And so began a long, long, long, windy, windy, wiiiiiiindy climb up the North slope of Rincon de la Vieja. As I have found in various areas to the North, it’s never a good sign to come upon a large gathering of windmills. They are located there for a reason and somehow they’re all pointed right in the direction I’m headed (meaning I’d be riding upwind for a while). This was no exception. Already significantly “winded” by the long climb after my hiatus from touring in Nicaragua, the winds were not helping. Ride for a bit, stop, catch breath, get blown off balance by powerful gusts, continue.



Anyone wanna buy some hot springs with me??


The entrance is just a windy trail through the jungle, but I’m sure worth the work to build it up… Let’s do it! I followed the trail in for a little while but the jungle had devoured it with increasing voracity the further in I “rode”. Eventually I gave up and got back on the main road.


A few huffs/puffs later led to a fun rocky two track through some dense jungle on the backside of the volcano, linking various small mountain hamlets.


 No vehicles. No people. Just a lone road and dense jungle for a while. Yes!


The windy road eventually crossed a few rivers. With recent rain the water levels were a bit high so I elected to take this fancy new bridge. Many loose planks. Rotting wood. The whole thing listed slightly to the right. Didn’t show a whole lot of signs of regular travel. I didn’t know whether to ride really fast or really slow, so just gently coasted over it and hoped for the best. Surprisingly solid for how rickety looking it was.


 After a long day of riding uphill and upwind, I arrived at the little town of Colonia Blanca, at the end of which was a small hospedaje with cabins for rent. Amazing: $10 got me my own cabin with bathroom and enough beds for a gaggle of bikers! The owner later shared that she raised cattle and made her own cheese. Alongside my heaping plate of recovery food, she included an enormous loaf of fresh cheese from that very day. Delicious!


Bombing down the well-packed white sand roads leading down the Southern slope of the Rincon de la Vieja, I was moments later in the busy urban streets of Liberia.

The town square was busy with vendors, bmx bike riders doing tricks in front of the church, families eating on the benches, and a large public Zumba class being taught via a huge crackly loudspeaker. Hilarious contrast to the silence I’d ridden through moments before. I headed straight to the bike shop, gathered my stuff for Colombia and left the rest, hoping to have some shiny new rims at the ready upon my return.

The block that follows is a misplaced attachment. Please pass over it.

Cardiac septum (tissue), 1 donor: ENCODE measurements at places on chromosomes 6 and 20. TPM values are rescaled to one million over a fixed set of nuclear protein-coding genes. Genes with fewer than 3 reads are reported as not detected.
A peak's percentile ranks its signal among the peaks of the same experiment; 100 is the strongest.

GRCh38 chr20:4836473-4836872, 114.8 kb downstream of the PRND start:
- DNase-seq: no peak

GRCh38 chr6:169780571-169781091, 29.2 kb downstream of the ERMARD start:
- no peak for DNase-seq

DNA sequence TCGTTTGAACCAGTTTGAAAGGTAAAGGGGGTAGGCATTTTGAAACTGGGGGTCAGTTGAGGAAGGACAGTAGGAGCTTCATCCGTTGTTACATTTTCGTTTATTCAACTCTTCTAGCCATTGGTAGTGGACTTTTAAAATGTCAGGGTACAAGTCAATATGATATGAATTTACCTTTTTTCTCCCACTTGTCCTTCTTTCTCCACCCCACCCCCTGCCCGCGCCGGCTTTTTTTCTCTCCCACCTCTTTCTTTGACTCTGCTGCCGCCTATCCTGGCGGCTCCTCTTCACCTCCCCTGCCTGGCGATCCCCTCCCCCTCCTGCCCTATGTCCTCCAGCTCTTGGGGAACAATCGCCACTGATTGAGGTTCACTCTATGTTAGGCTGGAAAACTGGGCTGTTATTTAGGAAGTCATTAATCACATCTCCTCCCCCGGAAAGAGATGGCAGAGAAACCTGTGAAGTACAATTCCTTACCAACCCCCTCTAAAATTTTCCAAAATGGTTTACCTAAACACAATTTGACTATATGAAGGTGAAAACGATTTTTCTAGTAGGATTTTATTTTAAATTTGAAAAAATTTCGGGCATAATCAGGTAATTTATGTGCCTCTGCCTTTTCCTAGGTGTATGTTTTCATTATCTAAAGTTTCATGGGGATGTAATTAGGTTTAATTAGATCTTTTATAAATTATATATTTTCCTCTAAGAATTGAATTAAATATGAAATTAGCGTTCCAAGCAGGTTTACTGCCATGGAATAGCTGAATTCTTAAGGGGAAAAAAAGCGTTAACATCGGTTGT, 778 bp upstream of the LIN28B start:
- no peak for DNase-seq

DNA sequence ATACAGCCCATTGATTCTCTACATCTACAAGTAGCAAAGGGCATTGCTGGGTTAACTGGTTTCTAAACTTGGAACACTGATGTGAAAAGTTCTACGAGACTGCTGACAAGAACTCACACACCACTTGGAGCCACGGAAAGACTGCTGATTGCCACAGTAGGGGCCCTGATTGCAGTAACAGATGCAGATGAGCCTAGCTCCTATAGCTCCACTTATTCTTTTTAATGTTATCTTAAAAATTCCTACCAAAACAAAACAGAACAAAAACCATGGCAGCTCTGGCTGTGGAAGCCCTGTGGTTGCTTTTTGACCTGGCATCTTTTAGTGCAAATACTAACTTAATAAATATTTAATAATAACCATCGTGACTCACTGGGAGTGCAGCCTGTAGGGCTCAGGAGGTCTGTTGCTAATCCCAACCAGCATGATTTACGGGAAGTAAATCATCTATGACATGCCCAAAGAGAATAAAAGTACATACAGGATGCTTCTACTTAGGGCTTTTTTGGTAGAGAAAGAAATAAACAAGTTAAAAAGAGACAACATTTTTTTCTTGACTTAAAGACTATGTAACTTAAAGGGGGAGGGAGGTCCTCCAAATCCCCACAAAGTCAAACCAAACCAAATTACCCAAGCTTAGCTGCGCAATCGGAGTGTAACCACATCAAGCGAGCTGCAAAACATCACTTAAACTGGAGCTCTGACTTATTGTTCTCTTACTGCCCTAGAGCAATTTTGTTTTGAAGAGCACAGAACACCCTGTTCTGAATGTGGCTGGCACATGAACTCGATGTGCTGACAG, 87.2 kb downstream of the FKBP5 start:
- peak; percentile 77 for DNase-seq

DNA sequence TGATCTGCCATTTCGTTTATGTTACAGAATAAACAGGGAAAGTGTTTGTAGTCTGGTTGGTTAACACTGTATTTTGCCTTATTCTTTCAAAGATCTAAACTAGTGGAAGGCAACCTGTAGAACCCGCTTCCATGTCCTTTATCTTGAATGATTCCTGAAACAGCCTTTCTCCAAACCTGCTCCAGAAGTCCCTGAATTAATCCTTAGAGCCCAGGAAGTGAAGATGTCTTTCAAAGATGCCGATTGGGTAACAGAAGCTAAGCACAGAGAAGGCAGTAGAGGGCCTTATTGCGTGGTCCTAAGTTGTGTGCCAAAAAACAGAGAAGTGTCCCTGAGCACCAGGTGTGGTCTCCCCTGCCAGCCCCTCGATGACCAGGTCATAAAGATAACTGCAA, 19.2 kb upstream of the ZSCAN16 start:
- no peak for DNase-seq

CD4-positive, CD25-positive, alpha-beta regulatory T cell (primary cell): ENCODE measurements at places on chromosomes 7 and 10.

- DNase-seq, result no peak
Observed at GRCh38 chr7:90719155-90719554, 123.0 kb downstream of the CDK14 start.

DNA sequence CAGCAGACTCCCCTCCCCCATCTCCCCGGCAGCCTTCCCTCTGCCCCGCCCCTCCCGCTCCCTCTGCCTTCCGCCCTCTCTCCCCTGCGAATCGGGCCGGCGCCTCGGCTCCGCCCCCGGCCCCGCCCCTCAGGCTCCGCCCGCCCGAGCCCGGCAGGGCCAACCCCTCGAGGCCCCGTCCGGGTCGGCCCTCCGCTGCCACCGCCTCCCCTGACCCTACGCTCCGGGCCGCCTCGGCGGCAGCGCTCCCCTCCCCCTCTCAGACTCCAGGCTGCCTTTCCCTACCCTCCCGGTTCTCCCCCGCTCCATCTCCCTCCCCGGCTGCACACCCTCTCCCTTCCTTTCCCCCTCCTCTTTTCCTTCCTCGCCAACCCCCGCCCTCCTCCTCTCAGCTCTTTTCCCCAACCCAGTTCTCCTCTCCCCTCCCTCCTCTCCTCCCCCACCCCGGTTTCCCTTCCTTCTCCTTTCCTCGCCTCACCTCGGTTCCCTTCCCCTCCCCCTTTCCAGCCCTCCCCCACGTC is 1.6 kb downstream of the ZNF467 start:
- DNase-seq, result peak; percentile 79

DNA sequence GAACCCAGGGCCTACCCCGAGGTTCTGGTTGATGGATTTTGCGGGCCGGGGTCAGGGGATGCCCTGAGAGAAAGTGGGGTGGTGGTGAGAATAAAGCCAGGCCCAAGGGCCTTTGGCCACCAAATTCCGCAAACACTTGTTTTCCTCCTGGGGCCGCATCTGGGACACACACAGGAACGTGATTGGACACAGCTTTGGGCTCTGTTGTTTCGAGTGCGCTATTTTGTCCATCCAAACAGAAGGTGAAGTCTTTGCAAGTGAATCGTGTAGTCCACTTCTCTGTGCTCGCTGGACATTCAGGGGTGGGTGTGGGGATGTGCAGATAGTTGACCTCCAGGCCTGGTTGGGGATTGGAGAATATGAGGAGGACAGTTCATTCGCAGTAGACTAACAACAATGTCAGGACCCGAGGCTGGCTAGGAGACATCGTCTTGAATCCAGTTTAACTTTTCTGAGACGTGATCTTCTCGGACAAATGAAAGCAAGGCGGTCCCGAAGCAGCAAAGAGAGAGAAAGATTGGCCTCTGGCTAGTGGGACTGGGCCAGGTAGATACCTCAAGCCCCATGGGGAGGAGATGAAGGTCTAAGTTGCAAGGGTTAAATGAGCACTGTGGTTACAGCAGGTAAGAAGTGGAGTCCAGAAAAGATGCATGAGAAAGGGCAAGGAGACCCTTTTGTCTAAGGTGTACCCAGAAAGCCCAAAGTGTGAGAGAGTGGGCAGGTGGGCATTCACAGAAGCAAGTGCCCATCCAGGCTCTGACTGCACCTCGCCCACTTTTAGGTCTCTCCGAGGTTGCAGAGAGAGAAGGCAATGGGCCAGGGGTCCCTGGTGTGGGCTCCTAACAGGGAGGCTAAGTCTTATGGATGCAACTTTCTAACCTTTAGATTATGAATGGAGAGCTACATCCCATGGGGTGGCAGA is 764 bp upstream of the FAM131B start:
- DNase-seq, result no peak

There was some sort of Pre-Christmas festival happening that night, with marching bands, floats, singing, and dancing. Great timing! It’s funny, however, to be alone and arriving to a scene like this. Dense crowds lining the city streets along the parade route. Tailgate parties. Families and friends drinking and laughing. And me. A lone, foreign traveller, watching it all. Situations like this magnify my sensation of awkwardness and loneliness without the help of others with which to share them. I always feel lonelier in cities than in nature. Perhaps it’s the contrast — seeing others being happy together highlights my being alone in that moment. The more I feel like an alien, on the outside of life and society, the harder it is to overcome it and just make friendly contacts with people. Eventually I retired to my hostel room with the excuse of needing an early bus to the airport the next morning. It’s funny though, how after all this time of traveling alone, I’m not much better at navigating situations like this gracefully. Is it just accepting this aspect of my introversion and letting go of wishing it were different? Or is there a technique, an approach, or some way of more easily “breaking in” to these environments. I truly want to feel more a part of situations like this. That’s the rub. Alas, a work in progress. Still.


3 Responses

  1. TeriAnn Tibbetts
    | Reply

    …hey scott…!!!
    still keeping up with you and your life on the road..
    thanks for being so diligent in the posts…
    so inspiring..!!! love ya..!!! TAT

  2. Anne Kreitzberg
    | Reply

    Just in case, a good friend of mine – a diaspora Liberian – goes back regularly now to help rebuild the country. He went to school with the President and other key officials.

    • Scott Pauker
      | Reply

      I’m confused. Is this person from Liberia the Country? I was passing through Liberia the city in Costa Rica…